An Unauthorized Parody Of Joker And Harley Quinn With A Trans Twist Got Yanked From The Toronto International Film Festival Lineup

The MCU has a lot of plates spinning these days, but they’re only telling one, increasingly huge story. DC has another approach: They have multiple iterations on the same characters. For instance, there are currently three Harley Quinns going: the one played in movies by Margot Robbie; the one in the darker Joker wing that will soon be played by Lady Gaga; and the animated HBO Max series, voiced by Kaley Cuoco. But now there’s one more, even if she shouldn’t exist.

As per The Daily Beast, the Toronto International Film Festival just yanked The People’s Joker, an unauthorized, crowdfunded indie parody that uses the names and likenesses of multiple DC characters, most prominently Joker and his gal pal. The twist? It’s actually a trans coming-of-age story. The plot of filmmaker Vera Drew’s debut, as per the Beast:

The People’s Joker follows a clown whose chosen name is Joker the Harlequin. Raised in Smallville by a repressive mother and numbed by a drug called Smylex—which does less to alter one’s mood than one’s facial expression—Joker eventually strikes out on her own to figure out who she really is. Eventually, she finds comedy—which, in this interpretation of Gotham City, has been outlawed unless you’re a cast member on a powerful show called “UCB Live.”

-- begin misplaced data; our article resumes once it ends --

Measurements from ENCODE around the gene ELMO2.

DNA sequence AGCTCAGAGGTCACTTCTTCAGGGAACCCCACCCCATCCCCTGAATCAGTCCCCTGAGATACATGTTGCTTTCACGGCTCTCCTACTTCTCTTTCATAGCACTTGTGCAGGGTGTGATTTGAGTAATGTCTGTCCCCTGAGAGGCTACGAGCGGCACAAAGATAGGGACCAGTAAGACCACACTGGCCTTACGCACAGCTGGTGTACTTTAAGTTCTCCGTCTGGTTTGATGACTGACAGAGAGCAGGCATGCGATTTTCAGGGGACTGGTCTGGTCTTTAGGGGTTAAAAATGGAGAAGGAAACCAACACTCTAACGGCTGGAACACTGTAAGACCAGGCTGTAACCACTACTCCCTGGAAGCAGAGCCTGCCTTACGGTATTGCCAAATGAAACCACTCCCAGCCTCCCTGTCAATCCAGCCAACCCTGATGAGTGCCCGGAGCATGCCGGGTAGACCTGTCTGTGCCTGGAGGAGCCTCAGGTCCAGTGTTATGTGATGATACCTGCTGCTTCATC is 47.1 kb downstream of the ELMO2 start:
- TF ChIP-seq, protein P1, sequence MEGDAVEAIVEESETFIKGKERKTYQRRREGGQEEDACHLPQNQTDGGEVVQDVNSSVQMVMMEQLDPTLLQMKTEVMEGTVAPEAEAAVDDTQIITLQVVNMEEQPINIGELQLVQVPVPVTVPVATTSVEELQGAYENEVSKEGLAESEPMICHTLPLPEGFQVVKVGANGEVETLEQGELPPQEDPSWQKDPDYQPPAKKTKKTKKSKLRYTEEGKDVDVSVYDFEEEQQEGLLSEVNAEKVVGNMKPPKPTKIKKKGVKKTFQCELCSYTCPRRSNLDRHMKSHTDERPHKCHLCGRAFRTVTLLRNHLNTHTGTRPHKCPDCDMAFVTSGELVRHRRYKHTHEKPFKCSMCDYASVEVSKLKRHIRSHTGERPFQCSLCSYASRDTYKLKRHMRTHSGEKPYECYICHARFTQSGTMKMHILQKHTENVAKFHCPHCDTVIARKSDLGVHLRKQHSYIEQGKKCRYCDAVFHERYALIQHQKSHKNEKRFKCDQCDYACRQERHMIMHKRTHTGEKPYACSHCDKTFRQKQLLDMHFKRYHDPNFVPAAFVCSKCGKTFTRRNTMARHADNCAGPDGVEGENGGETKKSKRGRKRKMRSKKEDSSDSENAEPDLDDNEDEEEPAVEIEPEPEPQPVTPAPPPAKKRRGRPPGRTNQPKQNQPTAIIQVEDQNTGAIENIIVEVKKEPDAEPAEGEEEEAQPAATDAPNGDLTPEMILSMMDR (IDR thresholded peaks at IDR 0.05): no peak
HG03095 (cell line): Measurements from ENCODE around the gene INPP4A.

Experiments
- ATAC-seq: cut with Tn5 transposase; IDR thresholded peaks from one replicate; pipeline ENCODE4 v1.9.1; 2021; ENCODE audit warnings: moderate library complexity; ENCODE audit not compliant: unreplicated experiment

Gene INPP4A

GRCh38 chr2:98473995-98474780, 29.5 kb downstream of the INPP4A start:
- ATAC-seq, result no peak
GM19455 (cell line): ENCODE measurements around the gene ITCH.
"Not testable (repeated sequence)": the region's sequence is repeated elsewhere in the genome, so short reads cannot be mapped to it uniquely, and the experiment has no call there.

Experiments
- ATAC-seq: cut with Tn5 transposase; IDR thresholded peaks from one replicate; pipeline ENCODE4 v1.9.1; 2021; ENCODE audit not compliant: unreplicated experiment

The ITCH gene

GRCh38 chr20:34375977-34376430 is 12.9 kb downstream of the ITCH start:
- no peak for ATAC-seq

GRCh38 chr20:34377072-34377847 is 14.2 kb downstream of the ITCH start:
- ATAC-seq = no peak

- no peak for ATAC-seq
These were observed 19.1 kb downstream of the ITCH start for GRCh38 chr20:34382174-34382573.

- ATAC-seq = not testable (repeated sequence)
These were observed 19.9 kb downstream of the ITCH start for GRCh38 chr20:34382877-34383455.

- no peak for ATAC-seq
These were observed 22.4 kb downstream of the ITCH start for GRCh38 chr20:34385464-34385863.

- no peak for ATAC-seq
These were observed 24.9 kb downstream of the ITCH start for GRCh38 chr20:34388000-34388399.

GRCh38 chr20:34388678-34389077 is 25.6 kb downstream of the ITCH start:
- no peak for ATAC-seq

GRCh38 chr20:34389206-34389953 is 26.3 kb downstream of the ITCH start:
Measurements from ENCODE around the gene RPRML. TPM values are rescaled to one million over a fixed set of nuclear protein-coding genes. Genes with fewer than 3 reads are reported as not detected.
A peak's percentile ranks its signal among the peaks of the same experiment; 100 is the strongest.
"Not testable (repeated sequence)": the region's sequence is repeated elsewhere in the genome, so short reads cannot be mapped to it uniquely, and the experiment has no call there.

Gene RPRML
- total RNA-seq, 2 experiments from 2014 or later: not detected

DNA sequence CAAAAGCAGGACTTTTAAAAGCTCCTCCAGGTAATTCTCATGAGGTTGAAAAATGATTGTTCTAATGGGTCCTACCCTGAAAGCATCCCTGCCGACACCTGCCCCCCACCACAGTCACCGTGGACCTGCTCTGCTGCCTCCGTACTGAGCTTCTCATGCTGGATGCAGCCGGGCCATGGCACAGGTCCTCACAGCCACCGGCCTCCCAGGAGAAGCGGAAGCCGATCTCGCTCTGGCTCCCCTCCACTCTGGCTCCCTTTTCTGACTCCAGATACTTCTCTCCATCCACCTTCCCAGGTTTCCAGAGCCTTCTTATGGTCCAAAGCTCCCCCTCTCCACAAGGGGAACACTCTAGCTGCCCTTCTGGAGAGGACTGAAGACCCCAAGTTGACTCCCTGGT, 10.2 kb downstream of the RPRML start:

The trailer, which bills it as “an Illegal comic book movie,” also features appearances from Bane and the “Hello There” neon sign featured in Selena Kyle/Catwoman’s apartment in Tim Burton’s Batman Returns. Meanwhile, an animated parody of Lorne Michaels is voiced by no less than current SNL cast member Sara Sherman, recorded before she got her gig. Awkward!

Alas, the film wound up being removed from the TIFF slate due to “rights issues,” which may or may not stem from Warner Bros. The disappearance has prompted some online to rally for it to nab the festival’s People’s Choice Award.

There may be a silver lining here: The film could be protected by the first amendment, which protects parodies. And The People’s Joker includes a title card at the beginning making the case for Fair Use. While it may not wind up back on the TIFF roster, it may have a future after all.

You can watch the trailer for The People’s Joker in the video above.

(Via The Daily Beast)